I am happy to post on my blog a comment by Nan Morrison, President and CEO of the Council for Economic Education, on the article "Greater Fools" published in the New Yorker.
James Surowieki’s financial page piece “Greater Fools” unfortunately quite accurately diagnoses the depths of America’s struggle with financial literacy and its costs to society. And without significant changes, our children may face an even worse fate than their parents. Nellie Mae reports that on average, incoming freshmen now bring an average of $1,585 in credit card debt to college.
Yet despite the extent of this problem, according to a CEE / State Farm survey, only 21 states require an economics course to be taken in K-12, and only 13 states require a course in personal finance. Even fewer require testing of these concepts. But requirements need trained teachers, and to make matters worse, as a society, we are not preparing teachers to deliver this vital content with confidence. In a recent survey by the National Endowment for Financial Education (NEFE), less than 20 percent of teachers reported feeling competent to teach basic personal finance topics. Furthermore, even many teachers of high school economics have taken two or fewer semesters of economics in college.
In our eyes, the real question is “How, as a society, can we improve our economic and financial literacy and what benefits might we see in future generations as a result?” Our answer at the Council for Economic Education (CEE) – equip and enable teachers to educate our children in basic personal finance and economic concepts in school from kindergarten through 12th grade. Why? Good habits are built early, just like brushing your teeth.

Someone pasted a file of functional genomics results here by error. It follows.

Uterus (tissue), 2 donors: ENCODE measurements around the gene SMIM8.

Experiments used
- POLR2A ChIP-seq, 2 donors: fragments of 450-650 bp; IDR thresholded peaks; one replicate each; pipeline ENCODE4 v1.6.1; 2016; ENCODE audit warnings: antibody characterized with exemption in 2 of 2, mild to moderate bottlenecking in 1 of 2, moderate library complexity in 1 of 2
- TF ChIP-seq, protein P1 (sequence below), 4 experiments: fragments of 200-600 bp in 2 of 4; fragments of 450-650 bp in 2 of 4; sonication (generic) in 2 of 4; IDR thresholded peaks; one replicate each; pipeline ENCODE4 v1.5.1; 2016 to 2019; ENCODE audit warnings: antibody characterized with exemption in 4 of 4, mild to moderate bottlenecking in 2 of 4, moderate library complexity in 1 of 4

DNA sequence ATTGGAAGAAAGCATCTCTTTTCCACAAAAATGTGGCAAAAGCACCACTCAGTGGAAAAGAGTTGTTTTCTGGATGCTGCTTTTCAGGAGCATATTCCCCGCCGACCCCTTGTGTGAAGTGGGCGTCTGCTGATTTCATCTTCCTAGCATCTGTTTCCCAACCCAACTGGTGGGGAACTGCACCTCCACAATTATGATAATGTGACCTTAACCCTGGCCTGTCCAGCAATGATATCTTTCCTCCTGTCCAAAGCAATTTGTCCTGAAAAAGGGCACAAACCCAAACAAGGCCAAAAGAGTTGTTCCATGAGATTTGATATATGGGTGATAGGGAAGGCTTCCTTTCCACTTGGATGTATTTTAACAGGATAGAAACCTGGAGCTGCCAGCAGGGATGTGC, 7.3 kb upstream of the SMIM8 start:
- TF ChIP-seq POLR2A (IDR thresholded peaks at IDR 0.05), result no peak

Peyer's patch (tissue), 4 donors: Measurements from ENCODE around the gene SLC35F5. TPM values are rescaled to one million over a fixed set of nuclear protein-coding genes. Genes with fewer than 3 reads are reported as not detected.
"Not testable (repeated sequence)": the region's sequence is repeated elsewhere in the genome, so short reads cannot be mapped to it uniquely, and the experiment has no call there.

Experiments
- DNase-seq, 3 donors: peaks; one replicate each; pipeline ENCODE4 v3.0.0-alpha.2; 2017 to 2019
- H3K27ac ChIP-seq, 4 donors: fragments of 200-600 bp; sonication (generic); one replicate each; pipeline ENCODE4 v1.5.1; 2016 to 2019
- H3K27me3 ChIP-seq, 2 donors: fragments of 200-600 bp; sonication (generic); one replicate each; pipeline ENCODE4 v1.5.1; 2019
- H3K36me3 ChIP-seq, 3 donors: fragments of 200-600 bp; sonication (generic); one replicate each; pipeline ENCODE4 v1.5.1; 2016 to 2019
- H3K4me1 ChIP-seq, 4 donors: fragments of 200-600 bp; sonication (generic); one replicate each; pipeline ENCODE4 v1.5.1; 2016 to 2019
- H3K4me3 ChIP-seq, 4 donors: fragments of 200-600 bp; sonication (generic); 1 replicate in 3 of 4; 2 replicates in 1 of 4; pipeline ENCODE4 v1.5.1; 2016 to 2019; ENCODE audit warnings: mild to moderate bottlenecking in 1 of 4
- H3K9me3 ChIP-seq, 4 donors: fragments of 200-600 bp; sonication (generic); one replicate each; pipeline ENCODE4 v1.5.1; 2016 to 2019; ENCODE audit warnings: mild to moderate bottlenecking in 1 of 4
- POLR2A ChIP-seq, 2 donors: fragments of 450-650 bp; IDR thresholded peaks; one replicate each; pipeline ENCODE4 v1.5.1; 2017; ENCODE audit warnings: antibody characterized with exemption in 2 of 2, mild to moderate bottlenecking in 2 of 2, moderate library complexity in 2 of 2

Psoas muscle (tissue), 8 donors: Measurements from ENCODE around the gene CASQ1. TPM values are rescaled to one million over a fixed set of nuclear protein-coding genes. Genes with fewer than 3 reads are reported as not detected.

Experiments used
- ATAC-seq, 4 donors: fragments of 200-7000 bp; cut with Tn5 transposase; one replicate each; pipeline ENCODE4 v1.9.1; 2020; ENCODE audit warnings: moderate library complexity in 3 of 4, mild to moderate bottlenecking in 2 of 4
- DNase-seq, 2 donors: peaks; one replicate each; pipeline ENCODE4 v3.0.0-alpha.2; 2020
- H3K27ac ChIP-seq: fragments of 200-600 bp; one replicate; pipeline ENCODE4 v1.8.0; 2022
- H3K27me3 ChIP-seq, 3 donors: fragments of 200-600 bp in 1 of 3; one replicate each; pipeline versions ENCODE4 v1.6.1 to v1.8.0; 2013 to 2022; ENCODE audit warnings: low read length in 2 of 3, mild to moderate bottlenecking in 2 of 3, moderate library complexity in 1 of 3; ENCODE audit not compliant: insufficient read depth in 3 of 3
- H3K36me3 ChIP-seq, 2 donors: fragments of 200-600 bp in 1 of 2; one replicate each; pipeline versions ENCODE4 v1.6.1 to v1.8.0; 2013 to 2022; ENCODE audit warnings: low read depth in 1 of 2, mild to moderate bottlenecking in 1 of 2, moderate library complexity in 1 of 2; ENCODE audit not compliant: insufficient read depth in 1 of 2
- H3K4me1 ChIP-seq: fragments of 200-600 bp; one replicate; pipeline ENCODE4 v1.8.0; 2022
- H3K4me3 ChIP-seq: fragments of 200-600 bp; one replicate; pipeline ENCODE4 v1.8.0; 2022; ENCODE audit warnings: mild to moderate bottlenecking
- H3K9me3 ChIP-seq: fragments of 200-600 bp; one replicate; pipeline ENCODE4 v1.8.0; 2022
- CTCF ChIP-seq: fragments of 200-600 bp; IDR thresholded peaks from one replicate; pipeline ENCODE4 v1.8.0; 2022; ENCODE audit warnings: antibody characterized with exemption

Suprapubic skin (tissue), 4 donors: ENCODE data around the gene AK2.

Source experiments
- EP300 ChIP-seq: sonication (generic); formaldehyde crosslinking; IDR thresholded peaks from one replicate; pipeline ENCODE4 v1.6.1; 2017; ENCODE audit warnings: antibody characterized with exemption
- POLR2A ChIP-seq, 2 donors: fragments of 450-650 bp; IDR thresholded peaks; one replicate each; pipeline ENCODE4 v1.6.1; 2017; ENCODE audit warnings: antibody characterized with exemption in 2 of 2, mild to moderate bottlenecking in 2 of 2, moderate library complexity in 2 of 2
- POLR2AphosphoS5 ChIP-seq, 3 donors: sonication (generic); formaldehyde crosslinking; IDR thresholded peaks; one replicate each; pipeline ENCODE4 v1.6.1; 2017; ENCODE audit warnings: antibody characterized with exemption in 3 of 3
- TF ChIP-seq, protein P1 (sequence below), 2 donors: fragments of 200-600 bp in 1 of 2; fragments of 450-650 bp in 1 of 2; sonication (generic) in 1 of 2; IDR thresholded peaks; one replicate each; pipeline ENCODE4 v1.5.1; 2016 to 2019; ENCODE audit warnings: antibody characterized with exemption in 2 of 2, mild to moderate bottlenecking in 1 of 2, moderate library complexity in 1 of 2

America is about economic opportunity – our kids need to be financially fit and economically literate to grasp that opportunity. As consumers, investors, entrepreneurs, and voters we all make decisions that involve finance and economics every day. If every parent, school and state, made economic and financial education a priority in schools from K-12, perhaps more Americans would be able to ensure their financial well being in a changing and complex world. Improving our collective economic and financial literacy is vital to our economic growth, job creation, and prosperity. Many in government, education, and financial services, across our nation support those goals, as they are good business and good citizenship well as essential ingredients in a stable financial system.
Nan J. Morrison
President & CEO, Council for Economic Education